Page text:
|Bluetooth Classic||Bluetooth Low Energy|
|Usage||Used for streaming applications such as audio streaming, file transfers, and headsets||Used for sensor data, control of devices, and low-bandwidth applications|
|Data Rate||Has a higher maximum data rate (2.1 Mbps)||The max data rate is at 2 Mbps (as of v 5.3)|
Higher data rate options are currently in the works
|Power Consumption||High power consumption Radio is always on|
Shorter battery life
|Lower power consumption|
More efficient radio usage and on-time
Longer battery life (up to 3-5 years for some applications!)
|RF Channel Spectrum||Operates over 79 RF channels|
(1 MHz wide channels)
|Operates over 40 RF channels|
(2 MHz wide channels)
|Device Discovery||Discovery occurs on 32 channels||Discovery occurs on 3 primary channels, leading to quicker discovery and connections|
|Audio Streaming||The original protocol currently used in most audio streaming applications||The new LE Audio standard will eventually replace Classic Bluetooth audio applications in addition to introducing many other new and more flexible use cases (broadcast audio, hearing aids, etc.)|
Up to around 50 m
|More flexible range configuration|
Up to over 1-kilometer line-of-sight
(with use of long-range mode – introduced in version 5.0)
|Topology||Peer-to-peer (1:1)||Peer-to-peer (1:1)|
Star topology (many:1)
|Profiles/Use Cases||Limited defined profiles and use cases||Wide variety of defined profiles (SIG-adopted)|
Flexibility for custom profiles
|Developer Friendly||Very strict, not flexible especially for custom, proprietary solutions||Very flexible and easy to customize to your own application and solution|
|Technical Resources||Very few technical resources outside of the official Bluetooth Core specification||A lot more technical resources are available outside of the official Bluetooth Core specification.|
📘 “Intro to Bluetooth Low Energy”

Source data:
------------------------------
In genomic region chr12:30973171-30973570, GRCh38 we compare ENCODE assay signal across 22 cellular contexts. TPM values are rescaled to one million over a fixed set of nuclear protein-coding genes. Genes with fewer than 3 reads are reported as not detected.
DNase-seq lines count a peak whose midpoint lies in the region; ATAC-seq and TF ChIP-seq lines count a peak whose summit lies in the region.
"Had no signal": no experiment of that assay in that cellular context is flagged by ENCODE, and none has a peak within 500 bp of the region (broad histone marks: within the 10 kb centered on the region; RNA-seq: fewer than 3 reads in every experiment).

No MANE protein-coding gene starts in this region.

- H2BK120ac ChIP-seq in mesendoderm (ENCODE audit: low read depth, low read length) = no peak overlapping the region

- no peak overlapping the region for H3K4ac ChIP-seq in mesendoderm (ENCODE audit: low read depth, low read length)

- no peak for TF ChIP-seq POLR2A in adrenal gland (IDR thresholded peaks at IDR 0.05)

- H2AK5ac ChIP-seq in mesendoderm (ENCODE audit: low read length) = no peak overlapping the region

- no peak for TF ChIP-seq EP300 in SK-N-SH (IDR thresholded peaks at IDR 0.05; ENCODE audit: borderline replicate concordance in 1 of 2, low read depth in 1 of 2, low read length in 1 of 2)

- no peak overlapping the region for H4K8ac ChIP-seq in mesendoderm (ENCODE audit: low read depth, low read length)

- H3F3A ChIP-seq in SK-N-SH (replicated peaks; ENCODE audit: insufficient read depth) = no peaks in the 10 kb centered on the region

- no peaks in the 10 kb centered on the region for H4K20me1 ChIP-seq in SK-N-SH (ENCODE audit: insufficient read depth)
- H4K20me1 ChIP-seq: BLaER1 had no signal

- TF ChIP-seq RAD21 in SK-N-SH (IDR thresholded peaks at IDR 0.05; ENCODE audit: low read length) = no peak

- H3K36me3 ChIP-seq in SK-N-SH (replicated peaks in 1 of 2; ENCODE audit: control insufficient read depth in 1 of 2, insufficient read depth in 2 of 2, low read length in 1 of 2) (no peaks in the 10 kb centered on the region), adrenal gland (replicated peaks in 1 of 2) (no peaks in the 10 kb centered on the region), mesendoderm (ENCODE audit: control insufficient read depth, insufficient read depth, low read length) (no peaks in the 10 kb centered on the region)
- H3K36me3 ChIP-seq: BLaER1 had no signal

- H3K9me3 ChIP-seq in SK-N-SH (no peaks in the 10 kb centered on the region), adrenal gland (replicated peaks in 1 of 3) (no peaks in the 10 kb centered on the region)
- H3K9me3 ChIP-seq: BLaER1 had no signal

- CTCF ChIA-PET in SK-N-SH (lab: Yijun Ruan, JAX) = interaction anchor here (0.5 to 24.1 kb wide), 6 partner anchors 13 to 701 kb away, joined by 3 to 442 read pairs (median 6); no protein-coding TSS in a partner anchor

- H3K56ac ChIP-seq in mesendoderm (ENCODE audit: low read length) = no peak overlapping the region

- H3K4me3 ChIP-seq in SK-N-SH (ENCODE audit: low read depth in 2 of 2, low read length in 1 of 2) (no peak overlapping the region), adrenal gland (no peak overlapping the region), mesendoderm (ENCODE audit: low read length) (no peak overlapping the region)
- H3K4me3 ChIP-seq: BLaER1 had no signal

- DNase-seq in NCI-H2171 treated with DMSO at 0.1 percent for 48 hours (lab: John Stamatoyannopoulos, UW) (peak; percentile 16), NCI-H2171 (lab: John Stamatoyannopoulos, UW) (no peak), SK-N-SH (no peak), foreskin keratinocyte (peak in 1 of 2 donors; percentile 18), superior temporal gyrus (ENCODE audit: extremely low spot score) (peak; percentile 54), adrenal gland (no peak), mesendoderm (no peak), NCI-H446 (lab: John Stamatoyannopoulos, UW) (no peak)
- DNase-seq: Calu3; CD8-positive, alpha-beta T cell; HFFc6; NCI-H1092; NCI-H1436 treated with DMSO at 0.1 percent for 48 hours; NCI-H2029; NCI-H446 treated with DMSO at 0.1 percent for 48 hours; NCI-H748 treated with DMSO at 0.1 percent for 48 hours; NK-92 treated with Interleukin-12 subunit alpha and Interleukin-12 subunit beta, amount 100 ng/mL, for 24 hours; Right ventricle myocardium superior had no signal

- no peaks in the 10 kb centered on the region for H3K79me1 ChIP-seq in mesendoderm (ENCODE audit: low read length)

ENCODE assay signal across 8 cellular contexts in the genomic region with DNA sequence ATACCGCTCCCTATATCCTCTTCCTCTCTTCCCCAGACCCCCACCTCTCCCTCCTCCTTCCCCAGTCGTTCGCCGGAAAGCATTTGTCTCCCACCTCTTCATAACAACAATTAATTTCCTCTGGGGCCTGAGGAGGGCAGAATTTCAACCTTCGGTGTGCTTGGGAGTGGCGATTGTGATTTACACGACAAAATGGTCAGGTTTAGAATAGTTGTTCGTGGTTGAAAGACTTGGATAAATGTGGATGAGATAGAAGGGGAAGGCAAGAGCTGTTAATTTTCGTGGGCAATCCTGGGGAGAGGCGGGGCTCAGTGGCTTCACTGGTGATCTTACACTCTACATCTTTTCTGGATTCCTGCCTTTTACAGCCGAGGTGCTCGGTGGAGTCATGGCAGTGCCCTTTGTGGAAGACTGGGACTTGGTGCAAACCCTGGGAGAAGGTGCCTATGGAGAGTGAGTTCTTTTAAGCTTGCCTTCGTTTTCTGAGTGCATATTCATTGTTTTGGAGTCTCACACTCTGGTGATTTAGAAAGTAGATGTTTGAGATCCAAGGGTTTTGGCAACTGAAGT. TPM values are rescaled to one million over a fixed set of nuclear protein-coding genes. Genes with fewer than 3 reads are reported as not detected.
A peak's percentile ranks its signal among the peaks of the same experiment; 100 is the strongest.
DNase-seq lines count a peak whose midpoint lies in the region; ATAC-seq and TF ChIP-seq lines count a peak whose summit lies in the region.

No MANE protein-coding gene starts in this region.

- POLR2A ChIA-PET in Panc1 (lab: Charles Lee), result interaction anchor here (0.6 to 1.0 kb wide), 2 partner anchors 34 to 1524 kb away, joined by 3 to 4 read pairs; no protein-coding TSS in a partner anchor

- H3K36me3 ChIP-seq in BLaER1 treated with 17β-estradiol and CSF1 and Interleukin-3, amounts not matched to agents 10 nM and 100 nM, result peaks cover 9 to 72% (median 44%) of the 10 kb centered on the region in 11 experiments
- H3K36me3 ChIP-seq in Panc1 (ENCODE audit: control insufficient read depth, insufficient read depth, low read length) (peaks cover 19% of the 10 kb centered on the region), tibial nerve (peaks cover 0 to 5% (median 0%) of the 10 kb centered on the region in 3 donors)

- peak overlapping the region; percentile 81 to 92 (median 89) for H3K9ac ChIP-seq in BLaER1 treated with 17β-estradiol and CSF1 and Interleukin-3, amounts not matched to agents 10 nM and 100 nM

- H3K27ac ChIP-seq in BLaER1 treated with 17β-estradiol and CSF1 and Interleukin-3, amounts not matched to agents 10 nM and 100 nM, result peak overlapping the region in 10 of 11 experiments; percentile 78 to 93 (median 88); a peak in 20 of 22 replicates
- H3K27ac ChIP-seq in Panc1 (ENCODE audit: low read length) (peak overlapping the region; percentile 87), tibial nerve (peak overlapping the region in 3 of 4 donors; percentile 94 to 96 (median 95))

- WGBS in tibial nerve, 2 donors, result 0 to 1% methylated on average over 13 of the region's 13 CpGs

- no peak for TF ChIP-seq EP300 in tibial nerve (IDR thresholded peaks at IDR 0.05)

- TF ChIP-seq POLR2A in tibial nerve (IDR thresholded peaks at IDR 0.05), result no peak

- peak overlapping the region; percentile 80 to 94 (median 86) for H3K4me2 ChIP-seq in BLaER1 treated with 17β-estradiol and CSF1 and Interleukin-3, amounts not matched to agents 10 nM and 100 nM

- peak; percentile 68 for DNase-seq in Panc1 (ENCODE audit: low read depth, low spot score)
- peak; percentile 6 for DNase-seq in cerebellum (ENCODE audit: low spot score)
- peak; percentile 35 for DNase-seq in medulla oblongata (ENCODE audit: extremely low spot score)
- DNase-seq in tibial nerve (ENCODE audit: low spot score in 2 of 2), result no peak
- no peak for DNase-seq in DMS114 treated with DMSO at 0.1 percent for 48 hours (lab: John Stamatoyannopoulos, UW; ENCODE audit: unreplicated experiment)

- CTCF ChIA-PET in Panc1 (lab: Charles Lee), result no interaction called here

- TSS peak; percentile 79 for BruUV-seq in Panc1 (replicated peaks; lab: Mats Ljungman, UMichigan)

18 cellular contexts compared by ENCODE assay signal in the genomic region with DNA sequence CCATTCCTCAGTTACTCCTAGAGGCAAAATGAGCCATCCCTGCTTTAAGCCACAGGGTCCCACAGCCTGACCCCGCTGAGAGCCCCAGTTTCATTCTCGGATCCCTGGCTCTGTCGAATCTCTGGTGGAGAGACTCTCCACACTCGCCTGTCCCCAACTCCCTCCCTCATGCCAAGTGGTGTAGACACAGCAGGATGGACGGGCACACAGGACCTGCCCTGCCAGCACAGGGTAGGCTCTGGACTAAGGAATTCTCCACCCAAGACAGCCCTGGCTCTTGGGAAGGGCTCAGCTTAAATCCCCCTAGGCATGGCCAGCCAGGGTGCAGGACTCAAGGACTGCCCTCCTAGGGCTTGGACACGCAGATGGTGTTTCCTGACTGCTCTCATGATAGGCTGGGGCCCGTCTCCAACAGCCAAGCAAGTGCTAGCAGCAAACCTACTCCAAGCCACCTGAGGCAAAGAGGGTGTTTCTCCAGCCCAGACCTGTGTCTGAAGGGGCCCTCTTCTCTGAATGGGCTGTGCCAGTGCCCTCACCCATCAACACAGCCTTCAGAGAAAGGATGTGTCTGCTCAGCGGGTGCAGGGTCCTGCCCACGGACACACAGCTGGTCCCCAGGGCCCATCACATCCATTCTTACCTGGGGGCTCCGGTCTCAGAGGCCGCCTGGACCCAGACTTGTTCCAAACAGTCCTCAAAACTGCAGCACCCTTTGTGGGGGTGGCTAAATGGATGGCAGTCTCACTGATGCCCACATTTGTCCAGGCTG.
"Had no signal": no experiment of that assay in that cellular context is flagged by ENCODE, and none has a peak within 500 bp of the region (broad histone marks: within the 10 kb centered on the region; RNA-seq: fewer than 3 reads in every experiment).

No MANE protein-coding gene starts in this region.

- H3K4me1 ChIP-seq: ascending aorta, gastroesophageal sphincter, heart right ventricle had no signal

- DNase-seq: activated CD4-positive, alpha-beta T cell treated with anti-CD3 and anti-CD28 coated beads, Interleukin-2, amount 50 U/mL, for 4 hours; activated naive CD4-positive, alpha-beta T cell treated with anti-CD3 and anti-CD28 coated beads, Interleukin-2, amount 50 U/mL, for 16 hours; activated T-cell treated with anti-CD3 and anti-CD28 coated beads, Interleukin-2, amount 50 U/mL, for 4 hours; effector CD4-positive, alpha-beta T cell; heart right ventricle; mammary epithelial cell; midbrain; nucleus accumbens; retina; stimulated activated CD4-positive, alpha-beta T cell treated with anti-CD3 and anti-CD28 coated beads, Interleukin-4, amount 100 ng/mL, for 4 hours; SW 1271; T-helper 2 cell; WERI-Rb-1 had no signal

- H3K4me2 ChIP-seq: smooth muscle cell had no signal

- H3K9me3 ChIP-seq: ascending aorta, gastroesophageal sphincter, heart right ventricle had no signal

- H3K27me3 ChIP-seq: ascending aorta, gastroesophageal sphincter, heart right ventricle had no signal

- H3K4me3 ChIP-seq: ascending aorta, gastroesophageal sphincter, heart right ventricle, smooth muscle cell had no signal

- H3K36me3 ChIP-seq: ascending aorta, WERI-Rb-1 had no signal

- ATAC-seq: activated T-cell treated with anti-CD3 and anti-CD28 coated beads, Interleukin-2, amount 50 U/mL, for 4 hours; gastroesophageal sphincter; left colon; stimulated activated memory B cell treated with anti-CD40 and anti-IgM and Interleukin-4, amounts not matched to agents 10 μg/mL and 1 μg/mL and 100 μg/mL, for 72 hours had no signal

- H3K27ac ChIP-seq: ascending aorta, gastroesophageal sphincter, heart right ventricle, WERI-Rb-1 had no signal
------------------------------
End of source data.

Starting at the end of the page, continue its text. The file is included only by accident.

|Cost of Developer Tools||Very high cost|
A typical Bluetooth Classic sniffer costs upwards of $20K-$30K!
A simple Bluetooth Low Energy sniffer can cost only $10!
|Smartphone Compatibility||Available on 100% of smartphones||Available on ~100% of smartphones|
|Specification Documents||Defined primarily in the Bluetooth Core specification + Profile specifications + Service specifications||Defined also in the Bluetooth Core specification + Profile specifications + Services specifications + Mesh specifications|
|Future-Proof||Limited updates and limited new features introduced in new versions of the Bluetooth specification||Lots of new updates and new features introduced in new versions of the Bluetooth specification|
|Cost of chipsets||Higher cost|
Down to $1-$2 in some cases!
|Interesting use cases||Not many unique use cases, mostly used for audio streaming, sometimes for file transfers and cable-replacement||Lots of innovative use cases including smart home applications, medical devices, industrial and manufacturing, LE Audio, mesh solutions, personal fitness trackers, and many more!|
Also used as a “positioning radio” for indoor navigation, asset tracking, and proximity applications (e.g. beacons)
In this post, we covered the main differences and similarities between Bluetooth Classic (BR/EDR) and Bluetooth Low Energy (BLE) – I really hope you found it helpful!
Be sure to download my FREE “Intro to Bluetooth Low Energy” (a $39 value) which will help you learn the core basics of Bluetooth Low Energy (BLE) in a single weekend!